(Reuters) – U.S. stocks fell on Friday after ABC News reported former national security adviser Michael Flynn was prepared to tell investigators that Donald Trump directed him to make contact with Russians during last year’s presidential elections.
Wall Street’s main indexes all fell by more than 1 percent after the report, which cited an unnamed Flynn confident and added to concerns about President Trump’s exposure to a probe into Russian meddling in last year’s campaign.
But investors quickly took back some of those losses, buoyed by a promise by Senate leader Mitch McConnell that he had enough votes to pass the Republicans signature tax bill, which includes major incentives for corporate America.
By 12.17 p.m. ET (1717 GMT), the Dow Jones Industrial Average and the S&P 500 were down 0.5 percent and 0.7 percent, respectively, on the day.
“We have to point to something that is new and that would be the Flynn announcement,” Art Hogan, chief market strategist with Wunderlich Securities in New York.
“The problem is we don’t know exactly what he’s going to say. That’s the unknown and the market doesn’t like to try to price unknowns. We have an information vacuum.”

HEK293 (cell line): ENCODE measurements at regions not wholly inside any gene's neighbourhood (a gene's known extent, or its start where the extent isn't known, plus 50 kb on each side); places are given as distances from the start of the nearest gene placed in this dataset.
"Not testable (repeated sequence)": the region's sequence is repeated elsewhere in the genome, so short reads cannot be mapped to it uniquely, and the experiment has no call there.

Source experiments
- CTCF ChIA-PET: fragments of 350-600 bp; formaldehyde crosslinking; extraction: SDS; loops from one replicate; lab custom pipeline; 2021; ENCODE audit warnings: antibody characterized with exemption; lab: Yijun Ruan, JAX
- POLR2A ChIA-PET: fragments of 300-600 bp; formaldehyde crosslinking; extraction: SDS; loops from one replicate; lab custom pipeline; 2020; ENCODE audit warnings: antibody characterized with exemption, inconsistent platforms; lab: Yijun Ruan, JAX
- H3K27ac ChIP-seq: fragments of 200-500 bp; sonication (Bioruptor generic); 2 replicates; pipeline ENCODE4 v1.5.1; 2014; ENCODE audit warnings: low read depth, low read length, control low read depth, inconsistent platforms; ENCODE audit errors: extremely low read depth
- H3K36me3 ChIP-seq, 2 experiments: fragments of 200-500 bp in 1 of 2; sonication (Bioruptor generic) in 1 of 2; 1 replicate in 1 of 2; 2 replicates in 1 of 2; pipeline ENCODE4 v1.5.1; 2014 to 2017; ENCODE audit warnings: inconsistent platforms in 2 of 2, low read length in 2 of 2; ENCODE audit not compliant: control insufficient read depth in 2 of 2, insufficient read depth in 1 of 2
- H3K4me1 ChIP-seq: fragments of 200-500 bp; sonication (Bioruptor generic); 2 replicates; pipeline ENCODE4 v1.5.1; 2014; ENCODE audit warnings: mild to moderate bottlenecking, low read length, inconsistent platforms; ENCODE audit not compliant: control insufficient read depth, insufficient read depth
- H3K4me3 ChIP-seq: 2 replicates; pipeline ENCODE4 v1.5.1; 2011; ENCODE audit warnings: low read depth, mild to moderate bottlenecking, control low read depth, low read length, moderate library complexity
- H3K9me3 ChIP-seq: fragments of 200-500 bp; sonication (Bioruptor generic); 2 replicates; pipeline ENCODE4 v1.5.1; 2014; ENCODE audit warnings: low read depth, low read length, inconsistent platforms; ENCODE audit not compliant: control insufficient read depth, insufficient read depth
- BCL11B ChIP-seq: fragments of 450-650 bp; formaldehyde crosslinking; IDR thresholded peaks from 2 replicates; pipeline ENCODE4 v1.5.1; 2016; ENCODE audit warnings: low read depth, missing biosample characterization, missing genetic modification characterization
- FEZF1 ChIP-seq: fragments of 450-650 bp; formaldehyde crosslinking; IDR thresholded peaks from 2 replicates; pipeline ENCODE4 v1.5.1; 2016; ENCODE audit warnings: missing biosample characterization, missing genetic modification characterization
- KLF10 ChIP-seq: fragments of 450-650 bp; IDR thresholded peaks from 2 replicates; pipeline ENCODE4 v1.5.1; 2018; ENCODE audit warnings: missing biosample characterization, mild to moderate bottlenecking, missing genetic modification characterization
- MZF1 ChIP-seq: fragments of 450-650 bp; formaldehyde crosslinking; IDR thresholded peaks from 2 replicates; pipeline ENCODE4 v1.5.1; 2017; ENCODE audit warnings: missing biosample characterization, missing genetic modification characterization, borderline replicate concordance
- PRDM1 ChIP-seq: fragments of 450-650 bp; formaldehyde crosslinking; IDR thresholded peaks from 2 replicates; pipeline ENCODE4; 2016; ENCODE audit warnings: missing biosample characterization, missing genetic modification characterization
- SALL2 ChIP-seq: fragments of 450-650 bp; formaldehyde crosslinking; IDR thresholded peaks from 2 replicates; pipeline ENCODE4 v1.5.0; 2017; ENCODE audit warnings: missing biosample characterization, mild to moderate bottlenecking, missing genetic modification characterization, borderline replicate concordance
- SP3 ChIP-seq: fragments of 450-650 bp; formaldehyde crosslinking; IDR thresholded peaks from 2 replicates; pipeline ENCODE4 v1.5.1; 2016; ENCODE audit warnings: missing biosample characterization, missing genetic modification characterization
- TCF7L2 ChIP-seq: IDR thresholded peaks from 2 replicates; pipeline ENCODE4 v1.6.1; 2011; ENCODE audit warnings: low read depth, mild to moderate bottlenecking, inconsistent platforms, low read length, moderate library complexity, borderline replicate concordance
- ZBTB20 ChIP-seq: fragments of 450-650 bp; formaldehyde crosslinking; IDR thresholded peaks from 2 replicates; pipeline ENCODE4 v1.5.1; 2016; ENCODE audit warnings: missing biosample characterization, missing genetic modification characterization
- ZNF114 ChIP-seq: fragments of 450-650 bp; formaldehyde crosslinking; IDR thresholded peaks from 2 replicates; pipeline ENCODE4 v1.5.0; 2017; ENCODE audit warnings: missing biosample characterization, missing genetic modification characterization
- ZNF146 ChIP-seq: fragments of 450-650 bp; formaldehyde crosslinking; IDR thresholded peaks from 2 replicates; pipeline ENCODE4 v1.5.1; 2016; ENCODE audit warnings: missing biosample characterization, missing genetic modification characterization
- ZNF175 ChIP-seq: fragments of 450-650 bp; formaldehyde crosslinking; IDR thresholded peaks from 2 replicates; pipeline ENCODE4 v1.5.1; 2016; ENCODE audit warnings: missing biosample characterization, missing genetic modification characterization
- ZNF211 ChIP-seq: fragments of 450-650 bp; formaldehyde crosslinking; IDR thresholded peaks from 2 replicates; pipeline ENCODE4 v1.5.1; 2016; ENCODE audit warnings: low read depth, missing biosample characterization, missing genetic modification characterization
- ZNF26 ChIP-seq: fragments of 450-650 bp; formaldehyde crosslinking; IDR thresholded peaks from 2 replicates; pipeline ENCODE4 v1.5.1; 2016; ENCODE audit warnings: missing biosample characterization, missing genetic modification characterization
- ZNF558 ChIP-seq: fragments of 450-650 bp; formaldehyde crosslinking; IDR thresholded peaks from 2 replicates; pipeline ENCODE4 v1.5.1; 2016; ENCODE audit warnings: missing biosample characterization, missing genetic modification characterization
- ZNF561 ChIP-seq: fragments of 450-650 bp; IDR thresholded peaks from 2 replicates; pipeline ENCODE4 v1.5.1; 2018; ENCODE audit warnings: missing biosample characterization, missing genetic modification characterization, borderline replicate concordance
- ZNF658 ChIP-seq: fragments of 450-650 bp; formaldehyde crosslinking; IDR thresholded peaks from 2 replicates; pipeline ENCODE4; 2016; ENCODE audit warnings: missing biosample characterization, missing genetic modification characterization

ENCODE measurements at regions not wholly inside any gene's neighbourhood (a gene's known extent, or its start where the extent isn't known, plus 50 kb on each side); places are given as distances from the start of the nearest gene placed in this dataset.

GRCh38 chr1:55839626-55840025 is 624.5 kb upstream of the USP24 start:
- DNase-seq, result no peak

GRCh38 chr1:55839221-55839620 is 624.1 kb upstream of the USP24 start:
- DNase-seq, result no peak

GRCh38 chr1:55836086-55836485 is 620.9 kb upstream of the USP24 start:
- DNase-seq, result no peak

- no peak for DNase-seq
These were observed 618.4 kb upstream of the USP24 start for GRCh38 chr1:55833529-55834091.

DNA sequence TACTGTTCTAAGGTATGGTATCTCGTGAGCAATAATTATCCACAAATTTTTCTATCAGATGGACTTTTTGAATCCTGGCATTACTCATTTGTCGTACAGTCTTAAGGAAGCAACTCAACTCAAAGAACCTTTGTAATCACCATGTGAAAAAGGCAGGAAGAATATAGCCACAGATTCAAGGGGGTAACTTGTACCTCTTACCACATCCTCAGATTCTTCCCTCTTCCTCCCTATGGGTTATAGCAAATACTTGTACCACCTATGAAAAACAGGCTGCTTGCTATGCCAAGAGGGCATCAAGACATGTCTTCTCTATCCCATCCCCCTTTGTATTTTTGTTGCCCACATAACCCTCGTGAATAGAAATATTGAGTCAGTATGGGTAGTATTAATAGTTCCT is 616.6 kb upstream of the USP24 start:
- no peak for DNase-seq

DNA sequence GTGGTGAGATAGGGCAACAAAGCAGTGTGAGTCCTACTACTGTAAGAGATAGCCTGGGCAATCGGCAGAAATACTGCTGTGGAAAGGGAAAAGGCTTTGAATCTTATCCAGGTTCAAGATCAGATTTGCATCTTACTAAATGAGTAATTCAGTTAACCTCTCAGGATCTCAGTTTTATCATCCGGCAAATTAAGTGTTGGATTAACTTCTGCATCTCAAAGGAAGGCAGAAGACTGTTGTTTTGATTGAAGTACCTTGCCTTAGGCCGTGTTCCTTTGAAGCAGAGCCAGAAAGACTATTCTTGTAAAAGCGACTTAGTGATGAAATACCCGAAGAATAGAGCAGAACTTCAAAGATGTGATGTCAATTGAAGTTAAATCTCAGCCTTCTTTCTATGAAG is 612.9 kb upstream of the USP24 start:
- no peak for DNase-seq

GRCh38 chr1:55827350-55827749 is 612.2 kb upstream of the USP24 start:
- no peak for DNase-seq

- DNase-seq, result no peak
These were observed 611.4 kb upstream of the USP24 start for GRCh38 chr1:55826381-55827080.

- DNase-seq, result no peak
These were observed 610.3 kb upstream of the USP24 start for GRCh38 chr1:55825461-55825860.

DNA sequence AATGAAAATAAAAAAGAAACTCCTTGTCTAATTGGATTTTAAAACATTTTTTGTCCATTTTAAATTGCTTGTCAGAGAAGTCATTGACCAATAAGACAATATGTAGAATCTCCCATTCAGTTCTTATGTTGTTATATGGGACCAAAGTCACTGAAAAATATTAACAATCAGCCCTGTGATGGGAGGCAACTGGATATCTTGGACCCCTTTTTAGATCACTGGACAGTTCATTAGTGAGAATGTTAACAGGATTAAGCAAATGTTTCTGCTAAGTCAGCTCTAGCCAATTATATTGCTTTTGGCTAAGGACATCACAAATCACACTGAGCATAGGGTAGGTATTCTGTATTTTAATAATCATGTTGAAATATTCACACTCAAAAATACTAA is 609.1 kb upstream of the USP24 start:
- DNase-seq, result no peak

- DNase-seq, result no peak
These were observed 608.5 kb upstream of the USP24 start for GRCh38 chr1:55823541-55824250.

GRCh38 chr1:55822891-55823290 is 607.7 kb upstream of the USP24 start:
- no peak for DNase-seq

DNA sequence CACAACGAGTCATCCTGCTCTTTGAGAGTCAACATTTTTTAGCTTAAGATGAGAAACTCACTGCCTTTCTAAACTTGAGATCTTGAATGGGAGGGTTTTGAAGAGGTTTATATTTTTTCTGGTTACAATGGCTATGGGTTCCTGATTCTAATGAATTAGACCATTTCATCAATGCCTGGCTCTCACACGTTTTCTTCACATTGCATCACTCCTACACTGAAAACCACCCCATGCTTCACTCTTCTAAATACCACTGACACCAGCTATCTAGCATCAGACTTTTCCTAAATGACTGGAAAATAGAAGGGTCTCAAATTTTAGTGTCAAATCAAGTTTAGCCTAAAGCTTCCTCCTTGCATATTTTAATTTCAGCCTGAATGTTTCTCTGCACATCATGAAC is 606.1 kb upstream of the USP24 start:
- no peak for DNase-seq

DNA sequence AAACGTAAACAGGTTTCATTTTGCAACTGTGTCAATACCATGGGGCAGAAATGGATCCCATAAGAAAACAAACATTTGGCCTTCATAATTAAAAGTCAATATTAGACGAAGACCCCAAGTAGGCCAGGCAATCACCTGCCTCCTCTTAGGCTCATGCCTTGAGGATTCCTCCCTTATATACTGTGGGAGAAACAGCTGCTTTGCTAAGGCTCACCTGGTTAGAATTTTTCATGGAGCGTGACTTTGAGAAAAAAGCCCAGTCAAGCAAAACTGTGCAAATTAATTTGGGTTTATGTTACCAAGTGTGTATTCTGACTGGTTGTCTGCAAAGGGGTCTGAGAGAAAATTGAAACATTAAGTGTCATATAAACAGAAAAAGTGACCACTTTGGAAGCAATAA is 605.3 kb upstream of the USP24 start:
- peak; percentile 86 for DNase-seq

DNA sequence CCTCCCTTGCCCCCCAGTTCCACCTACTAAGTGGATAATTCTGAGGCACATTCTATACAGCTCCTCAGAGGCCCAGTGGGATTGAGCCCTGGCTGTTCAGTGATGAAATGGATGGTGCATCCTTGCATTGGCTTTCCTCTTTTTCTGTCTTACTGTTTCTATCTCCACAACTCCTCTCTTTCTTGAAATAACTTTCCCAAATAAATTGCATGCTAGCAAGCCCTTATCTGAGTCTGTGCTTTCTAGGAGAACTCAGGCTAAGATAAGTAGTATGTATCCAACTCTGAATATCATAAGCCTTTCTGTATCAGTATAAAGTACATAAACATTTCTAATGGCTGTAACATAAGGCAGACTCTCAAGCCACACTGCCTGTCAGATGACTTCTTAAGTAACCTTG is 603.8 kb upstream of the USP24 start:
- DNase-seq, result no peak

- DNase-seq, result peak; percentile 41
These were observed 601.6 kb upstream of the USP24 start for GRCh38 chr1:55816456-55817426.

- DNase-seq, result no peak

U.S. stocks have been rising all year, helped by hopes that Trump and a Republican-controlled Congress would pass business-friendly measures to free up more growth and investment in an economy already growing solidly.
A fall back in major tech stocks on Wednesday, however, added to hints that a long-awaited halt to the market’s eight-year long rally could also be in the offing.
The S&P 500 .SPX has posted a 1-percent daily loss only four times in 2017.
All the major S&P sectors barring energy .SPNY were down. The CBOE Volatility index .VIX, Wall Street’s fear gauge, jumped to its highest in more than three months.
“They (investors) read those headlines and immediately you got massive activity coming through – it’s not low volume, it’s high volume,” said Joe Saluzzi, co-manager of trading at Themis Trading in New Jersey.
“You are seeing gold markets react the other way, you are seeing the safety bets come on.”
Declining issues outnumbered advancers on the NYSE by 1,815 to 1,057. On the Nasdaq, 2,150 issues fell and 727 advanced.
The Dow Jones Industrial Average .DJI was down 136.01 points, or 0.56 percent, at 24,136.34 and the S&P 500 .SPX 19.06 points, or 0.72 percent, at 2,628.52. The Nasdaq Composite .IXIC fell 74.00 points, or 1.08 percent, at 6,799.97.
Reporting by U.S. stocks team; editing by Patrick Graham and Bernard Orr